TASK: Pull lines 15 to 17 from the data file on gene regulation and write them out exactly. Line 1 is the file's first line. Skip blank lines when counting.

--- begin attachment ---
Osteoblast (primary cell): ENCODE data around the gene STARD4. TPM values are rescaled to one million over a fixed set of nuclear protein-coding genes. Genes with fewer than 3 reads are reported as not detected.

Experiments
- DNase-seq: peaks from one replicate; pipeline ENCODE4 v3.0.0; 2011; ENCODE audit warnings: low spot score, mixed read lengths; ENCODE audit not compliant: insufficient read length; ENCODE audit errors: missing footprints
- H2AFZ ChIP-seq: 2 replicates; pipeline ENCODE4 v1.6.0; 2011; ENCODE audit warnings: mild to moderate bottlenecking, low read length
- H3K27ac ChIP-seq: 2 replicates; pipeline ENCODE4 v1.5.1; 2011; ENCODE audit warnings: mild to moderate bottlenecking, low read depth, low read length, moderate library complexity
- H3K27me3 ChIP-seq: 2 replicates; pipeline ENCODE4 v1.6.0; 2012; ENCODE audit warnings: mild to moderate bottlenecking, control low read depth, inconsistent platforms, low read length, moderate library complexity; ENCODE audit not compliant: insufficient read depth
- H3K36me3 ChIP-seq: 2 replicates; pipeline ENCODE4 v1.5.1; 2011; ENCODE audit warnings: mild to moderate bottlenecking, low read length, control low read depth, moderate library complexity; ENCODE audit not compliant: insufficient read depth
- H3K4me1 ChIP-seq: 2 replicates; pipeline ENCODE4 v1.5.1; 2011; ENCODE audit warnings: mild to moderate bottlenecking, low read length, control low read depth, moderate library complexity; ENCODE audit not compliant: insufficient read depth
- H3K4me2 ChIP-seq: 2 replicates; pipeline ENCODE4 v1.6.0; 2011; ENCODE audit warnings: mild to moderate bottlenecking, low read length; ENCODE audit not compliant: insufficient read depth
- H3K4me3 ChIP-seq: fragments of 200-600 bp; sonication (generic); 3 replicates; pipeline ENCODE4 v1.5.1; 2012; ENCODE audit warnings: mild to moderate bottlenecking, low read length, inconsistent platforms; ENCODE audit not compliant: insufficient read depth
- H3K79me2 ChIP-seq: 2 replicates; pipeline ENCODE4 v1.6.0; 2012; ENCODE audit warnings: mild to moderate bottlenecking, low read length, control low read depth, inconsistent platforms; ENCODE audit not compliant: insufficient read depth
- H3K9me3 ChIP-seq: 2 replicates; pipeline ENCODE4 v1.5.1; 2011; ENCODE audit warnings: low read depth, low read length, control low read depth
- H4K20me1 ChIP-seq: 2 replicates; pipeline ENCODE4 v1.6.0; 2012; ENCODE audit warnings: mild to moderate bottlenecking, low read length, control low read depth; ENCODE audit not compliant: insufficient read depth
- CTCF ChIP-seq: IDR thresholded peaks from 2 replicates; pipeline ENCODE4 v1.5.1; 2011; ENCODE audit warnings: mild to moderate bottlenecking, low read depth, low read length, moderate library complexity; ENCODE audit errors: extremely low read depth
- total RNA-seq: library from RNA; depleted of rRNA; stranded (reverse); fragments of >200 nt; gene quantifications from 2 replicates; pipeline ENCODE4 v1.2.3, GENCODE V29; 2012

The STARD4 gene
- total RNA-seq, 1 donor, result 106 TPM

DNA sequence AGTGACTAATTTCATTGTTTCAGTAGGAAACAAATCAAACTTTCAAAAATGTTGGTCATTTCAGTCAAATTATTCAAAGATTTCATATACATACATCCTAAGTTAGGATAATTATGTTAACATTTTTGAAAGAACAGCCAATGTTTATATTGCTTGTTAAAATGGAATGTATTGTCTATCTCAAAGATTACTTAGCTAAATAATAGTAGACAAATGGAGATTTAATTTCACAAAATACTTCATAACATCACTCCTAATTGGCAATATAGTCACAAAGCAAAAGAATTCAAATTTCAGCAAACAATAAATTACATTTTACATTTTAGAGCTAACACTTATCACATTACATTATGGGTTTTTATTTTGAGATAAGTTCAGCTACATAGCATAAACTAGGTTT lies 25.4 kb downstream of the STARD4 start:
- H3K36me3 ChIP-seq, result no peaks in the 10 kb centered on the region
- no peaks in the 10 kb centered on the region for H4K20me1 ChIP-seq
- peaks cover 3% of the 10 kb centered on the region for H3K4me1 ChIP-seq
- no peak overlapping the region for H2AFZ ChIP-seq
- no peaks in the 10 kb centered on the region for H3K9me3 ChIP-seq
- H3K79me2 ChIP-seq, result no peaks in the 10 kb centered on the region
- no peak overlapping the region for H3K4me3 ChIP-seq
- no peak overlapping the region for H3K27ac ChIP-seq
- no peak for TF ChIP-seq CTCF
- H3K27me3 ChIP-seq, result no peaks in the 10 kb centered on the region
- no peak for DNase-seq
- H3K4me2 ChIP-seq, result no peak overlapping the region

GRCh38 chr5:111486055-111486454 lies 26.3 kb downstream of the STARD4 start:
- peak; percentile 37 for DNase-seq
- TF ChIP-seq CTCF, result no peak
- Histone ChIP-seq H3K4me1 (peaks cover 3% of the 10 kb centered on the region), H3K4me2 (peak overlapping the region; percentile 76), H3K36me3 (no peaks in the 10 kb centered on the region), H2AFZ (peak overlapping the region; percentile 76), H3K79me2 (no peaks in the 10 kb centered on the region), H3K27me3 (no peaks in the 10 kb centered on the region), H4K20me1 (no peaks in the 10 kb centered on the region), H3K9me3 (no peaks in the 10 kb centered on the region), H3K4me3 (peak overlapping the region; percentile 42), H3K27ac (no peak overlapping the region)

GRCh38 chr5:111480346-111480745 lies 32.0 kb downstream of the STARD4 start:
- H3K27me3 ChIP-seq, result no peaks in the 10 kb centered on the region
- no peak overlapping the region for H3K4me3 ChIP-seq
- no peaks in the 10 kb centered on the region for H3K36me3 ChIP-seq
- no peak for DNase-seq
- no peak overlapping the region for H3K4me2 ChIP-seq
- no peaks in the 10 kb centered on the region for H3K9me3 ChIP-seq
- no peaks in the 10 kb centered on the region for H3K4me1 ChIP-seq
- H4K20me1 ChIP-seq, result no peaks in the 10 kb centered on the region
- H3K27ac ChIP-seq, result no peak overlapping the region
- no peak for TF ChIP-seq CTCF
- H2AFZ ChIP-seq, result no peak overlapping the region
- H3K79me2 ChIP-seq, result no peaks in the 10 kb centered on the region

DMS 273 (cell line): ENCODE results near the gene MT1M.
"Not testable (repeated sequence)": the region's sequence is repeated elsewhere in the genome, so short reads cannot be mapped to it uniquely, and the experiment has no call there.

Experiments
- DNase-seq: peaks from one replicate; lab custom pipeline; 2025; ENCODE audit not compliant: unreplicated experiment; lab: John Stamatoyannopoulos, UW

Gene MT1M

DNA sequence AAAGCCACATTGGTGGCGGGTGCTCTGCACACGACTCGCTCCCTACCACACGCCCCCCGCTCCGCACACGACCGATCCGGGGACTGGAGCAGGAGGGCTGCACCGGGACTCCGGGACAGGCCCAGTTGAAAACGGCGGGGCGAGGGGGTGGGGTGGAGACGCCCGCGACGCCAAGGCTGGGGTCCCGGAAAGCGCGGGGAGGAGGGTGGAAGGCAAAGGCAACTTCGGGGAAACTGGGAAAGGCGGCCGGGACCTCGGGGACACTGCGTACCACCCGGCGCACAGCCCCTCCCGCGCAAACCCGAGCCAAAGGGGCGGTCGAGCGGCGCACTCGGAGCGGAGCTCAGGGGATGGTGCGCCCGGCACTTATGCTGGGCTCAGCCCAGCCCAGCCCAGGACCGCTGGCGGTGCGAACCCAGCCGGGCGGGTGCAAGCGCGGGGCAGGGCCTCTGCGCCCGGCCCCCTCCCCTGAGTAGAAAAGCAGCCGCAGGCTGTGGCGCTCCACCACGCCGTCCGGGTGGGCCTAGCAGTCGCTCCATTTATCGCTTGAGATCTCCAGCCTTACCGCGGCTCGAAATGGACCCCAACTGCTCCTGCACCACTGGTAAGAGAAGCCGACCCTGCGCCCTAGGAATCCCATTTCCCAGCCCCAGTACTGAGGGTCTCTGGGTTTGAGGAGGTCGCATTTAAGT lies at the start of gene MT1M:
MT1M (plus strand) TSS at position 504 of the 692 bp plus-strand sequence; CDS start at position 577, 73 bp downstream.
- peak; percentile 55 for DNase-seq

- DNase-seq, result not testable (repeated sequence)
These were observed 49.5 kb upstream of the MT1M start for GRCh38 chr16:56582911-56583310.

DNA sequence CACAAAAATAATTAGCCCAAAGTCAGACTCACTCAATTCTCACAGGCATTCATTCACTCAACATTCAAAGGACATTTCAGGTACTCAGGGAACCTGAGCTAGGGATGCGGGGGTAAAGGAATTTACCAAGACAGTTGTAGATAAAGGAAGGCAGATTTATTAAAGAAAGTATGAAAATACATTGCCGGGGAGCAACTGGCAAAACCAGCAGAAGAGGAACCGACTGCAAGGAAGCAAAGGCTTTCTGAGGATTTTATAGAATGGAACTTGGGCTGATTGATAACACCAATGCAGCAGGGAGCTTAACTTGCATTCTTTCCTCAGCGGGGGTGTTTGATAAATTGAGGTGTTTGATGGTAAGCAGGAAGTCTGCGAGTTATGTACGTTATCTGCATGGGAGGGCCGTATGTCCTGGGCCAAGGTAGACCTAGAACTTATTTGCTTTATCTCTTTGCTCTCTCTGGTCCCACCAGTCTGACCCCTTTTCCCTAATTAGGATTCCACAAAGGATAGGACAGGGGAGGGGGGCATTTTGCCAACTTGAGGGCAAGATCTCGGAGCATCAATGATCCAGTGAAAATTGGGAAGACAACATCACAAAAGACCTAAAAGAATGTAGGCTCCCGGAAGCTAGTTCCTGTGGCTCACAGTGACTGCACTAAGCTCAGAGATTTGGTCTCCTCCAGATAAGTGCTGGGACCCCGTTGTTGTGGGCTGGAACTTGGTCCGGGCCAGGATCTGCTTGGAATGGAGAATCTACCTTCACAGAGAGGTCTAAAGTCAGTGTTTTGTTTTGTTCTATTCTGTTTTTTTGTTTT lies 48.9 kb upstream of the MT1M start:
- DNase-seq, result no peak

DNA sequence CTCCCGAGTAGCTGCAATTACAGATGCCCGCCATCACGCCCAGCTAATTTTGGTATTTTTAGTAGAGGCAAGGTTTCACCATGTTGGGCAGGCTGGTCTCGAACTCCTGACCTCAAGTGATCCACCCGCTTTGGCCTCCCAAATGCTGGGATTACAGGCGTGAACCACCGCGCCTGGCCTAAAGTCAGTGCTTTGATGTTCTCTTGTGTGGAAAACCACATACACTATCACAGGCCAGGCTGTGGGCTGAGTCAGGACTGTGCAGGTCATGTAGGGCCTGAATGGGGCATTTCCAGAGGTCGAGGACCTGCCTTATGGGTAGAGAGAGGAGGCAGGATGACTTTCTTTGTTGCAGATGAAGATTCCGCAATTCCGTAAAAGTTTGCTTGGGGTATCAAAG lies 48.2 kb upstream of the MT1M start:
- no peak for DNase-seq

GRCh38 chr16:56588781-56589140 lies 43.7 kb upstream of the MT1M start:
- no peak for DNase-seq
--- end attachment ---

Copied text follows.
- total RNA-seq: library from RNA; depleted of rRNA; stranded (reverse); fragments of >200 nt; gene quantifications from 2 replicates; pipeline ENCODE4 v1.2.3, GENCODE V29; 2012

The STARD4 gene
- total RNA-seq, 1 donor, result 106 TPM